Went to visit the community of Cidade de Deus, made famous the world over by the film of that same name, or in English, City of God. The community is much more impoverished than any of the other favelas which I have visited.  There are piles of rubbish strewn everywhere, with a lot of construction work going on too.  Looks like some footpaths, and sewerage systems are being put in.
Interviewed a UPP officer about the social projects that are being put in place for residents of the community under the auspices of UPP.
I also met an Anglican priest from the UK, who came to work in the community after seeing the film.  He said he could not understand how a community named City of God, could be so deprived and depraved, and decided to go there to see what he could do to help.
I went on to interview a resident of the community, Rosineide, who was born and raised in CDD.  She has two daughters, one with special needs.  Rosineide described how the community was before UPP arrived.  Kids as young as nine were enticed into trafficking groups and the young would die young.  They would maybe last until they were eleven or twelve, before being killed.  She remembers teenagers dying every day in the community, and mothers screaming and crying in the street because they did not know where to find the bodies of their sons so that they could bury them.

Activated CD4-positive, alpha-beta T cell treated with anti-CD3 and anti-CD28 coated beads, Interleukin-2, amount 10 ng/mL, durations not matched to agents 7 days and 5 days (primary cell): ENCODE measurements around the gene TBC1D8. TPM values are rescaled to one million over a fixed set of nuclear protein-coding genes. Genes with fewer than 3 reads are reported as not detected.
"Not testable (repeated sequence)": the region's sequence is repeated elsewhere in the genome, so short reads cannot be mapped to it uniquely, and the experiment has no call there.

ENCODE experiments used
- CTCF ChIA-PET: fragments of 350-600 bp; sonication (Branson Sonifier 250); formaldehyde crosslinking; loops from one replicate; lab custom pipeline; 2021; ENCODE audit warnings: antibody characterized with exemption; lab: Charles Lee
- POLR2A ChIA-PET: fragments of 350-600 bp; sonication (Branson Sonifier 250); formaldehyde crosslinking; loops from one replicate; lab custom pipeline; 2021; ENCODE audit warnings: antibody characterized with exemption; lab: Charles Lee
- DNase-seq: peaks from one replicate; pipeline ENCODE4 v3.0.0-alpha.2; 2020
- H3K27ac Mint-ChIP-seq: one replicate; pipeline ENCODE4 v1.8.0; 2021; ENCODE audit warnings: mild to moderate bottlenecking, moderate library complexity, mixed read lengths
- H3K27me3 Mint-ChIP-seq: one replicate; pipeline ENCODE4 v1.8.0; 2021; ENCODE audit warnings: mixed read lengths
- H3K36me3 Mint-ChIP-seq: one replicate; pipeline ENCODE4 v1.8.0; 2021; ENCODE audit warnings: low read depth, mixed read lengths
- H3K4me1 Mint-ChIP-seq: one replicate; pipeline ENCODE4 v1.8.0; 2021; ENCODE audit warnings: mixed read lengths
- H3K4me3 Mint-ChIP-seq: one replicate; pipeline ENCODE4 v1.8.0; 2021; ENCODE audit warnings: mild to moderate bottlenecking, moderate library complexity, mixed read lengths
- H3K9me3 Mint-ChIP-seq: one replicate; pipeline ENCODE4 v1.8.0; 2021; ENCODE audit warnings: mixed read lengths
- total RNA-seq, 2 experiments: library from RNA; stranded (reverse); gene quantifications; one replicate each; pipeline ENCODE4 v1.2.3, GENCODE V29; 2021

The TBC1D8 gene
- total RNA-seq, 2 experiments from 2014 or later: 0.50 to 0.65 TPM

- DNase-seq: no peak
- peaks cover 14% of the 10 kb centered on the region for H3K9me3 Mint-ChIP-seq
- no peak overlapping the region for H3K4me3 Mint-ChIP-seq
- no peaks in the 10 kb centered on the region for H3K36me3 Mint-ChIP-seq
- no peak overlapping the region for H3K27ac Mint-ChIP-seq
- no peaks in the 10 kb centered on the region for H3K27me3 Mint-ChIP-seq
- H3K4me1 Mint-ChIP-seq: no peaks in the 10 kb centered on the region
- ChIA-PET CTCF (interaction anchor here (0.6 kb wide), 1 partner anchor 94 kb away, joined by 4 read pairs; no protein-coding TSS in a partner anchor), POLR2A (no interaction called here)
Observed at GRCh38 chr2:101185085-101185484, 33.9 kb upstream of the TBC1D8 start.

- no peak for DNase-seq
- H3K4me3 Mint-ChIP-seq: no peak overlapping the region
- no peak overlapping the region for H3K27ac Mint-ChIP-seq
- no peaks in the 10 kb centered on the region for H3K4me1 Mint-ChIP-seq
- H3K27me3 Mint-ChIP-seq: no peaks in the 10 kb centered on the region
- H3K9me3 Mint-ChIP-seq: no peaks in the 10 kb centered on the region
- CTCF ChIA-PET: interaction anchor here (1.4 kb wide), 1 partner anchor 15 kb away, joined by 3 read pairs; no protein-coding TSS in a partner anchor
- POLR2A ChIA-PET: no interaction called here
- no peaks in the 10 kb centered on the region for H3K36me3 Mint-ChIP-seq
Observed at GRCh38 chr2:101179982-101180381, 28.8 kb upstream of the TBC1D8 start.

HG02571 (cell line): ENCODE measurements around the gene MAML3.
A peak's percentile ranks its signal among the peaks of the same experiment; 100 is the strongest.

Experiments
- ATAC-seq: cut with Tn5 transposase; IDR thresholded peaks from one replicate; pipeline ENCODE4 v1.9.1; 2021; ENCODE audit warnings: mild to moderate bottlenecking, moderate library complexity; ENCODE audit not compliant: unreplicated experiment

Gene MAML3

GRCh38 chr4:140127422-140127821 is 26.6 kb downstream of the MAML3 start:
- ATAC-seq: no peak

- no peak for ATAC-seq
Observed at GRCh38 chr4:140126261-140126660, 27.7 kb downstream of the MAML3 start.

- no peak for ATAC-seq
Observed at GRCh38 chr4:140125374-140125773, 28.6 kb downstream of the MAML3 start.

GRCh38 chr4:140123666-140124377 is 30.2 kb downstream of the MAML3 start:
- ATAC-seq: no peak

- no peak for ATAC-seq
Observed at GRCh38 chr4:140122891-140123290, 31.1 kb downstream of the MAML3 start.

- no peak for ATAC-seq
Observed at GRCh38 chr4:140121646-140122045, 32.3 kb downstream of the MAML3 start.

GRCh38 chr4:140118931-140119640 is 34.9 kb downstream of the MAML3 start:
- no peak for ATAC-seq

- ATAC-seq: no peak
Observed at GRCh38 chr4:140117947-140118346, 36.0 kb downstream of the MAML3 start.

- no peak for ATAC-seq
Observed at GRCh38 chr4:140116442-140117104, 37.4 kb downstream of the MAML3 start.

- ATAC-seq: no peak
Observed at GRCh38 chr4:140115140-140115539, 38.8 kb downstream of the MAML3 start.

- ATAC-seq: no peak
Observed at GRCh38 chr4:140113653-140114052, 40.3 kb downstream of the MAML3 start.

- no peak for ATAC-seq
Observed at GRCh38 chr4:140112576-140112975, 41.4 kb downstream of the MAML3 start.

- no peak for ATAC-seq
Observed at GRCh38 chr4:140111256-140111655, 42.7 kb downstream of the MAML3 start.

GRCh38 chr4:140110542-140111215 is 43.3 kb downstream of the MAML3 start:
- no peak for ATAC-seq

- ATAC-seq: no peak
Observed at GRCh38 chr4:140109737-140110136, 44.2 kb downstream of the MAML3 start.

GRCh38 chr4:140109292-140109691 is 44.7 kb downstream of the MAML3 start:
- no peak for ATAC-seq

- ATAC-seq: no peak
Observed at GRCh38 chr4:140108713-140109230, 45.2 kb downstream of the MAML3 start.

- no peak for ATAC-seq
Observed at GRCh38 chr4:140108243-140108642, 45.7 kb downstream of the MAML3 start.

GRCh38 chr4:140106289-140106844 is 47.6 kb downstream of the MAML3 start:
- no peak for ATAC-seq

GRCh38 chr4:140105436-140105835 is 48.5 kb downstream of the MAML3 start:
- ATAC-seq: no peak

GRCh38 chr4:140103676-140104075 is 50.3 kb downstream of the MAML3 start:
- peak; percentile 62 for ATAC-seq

Often, the traffickers would arrive to a house, and abuse the daughters there before kicking the family out onto the street.  Residents had no eyes, and no ears, she said, and were not permitted to complain or show emotion.  People could be summarily executed for saying the tiniest thing.
All businesses in the community would be forced to pay out on the traffickers birthday, for example, so he could throw himself a party.  When a trafficker was killed, the schools and businesses would all close as all hell broke loose while members within the same faction engaged to shootouts to establish a new top dog.
This was couple with ongoing battles between CDD and neighbouring Gardenia Azul, a community subject to the control of a militia group.
Now, peace has entered CDD, Rosineide says, for the first time ever.  But, everyone is still afraid, because they have no idea what will transpire with a change of governance in the city, or indeed after the games.
Blog posted January 2012, refers to interview conducted November 2011